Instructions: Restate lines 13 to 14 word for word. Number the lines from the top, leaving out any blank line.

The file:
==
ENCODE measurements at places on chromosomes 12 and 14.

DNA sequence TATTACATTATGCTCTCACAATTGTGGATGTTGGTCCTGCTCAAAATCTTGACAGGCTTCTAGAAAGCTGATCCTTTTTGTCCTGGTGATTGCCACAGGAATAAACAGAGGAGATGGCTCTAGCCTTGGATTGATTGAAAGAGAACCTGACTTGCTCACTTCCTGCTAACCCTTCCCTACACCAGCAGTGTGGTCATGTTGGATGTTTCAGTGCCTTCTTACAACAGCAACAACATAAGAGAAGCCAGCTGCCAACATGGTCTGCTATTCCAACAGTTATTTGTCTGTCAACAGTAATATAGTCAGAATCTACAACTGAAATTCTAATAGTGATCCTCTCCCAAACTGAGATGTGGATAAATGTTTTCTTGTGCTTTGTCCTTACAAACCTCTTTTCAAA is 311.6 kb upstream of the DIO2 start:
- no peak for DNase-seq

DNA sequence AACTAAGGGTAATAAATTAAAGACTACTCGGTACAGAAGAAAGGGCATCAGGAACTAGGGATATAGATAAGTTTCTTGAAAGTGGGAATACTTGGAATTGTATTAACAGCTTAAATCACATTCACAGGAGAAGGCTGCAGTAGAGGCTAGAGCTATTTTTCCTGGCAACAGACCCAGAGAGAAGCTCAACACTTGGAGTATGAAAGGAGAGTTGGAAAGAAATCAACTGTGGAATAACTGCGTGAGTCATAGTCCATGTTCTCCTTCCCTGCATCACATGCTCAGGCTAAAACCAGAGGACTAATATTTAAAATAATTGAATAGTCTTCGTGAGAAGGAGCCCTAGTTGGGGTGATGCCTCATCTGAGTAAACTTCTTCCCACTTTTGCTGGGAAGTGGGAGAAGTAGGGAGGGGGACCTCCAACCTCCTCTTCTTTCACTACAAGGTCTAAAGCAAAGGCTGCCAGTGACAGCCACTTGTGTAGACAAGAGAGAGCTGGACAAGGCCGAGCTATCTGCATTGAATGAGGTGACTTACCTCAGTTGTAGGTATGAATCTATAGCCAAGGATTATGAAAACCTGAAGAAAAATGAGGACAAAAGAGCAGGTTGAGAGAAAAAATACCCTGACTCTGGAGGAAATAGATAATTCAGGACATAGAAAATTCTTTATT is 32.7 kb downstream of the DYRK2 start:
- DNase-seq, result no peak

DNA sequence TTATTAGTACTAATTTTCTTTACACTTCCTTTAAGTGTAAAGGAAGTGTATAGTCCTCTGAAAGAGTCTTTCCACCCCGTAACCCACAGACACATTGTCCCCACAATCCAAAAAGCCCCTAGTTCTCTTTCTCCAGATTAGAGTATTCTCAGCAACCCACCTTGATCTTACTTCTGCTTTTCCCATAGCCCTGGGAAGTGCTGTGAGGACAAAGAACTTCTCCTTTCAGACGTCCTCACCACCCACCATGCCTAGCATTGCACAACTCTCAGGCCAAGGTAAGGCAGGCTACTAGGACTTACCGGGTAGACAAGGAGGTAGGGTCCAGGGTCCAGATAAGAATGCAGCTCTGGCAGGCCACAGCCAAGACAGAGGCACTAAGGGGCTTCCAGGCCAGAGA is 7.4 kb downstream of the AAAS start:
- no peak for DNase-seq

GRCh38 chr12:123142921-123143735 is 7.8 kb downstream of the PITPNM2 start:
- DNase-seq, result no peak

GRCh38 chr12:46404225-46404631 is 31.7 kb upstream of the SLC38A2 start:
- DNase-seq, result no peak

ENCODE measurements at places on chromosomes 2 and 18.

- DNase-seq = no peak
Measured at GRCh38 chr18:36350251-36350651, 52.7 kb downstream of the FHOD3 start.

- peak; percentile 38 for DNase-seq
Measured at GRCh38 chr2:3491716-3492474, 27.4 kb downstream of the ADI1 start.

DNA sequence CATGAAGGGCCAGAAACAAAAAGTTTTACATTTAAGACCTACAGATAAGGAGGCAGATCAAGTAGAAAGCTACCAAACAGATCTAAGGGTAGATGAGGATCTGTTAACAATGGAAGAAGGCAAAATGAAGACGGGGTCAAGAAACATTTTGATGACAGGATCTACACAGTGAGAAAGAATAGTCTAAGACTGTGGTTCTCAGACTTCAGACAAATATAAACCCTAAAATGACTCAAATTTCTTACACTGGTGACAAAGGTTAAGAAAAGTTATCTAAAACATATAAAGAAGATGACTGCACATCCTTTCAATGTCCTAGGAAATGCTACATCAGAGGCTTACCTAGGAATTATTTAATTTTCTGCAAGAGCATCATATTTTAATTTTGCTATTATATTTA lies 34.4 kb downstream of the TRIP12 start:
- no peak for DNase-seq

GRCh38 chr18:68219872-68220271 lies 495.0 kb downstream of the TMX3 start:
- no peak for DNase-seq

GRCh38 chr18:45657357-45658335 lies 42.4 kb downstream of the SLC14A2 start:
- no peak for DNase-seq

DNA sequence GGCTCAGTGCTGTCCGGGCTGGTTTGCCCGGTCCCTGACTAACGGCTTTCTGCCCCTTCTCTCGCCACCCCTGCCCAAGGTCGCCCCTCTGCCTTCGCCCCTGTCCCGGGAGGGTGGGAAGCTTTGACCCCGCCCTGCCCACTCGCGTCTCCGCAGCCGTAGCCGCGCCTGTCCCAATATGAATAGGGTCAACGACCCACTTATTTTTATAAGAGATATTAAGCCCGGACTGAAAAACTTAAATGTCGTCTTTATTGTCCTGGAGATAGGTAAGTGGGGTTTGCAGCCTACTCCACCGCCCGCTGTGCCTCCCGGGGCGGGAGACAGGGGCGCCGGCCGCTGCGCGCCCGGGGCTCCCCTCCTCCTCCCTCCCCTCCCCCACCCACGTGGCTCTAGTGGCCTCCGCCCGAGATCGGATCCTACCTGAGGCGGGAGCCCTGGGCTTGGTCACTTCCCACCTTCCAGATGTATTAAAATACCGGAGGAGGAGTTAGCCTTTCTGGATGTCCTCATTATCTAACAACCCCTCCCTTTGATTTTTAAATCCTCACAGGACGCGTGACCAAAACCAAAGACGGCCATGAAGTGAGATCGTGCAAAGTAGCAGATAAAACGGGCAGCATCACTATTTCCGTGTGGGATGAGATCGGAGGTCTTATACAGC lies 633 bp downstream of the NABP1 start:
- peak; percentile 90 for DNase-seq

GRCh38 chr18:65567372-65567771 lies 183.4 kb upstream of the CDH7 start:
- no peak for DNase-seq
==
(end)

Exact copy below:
- DNase-seq = no peak
Measured at GRCh38 chr18:36350251-36350651, 52.7 kb downstream of the FHOD3 start.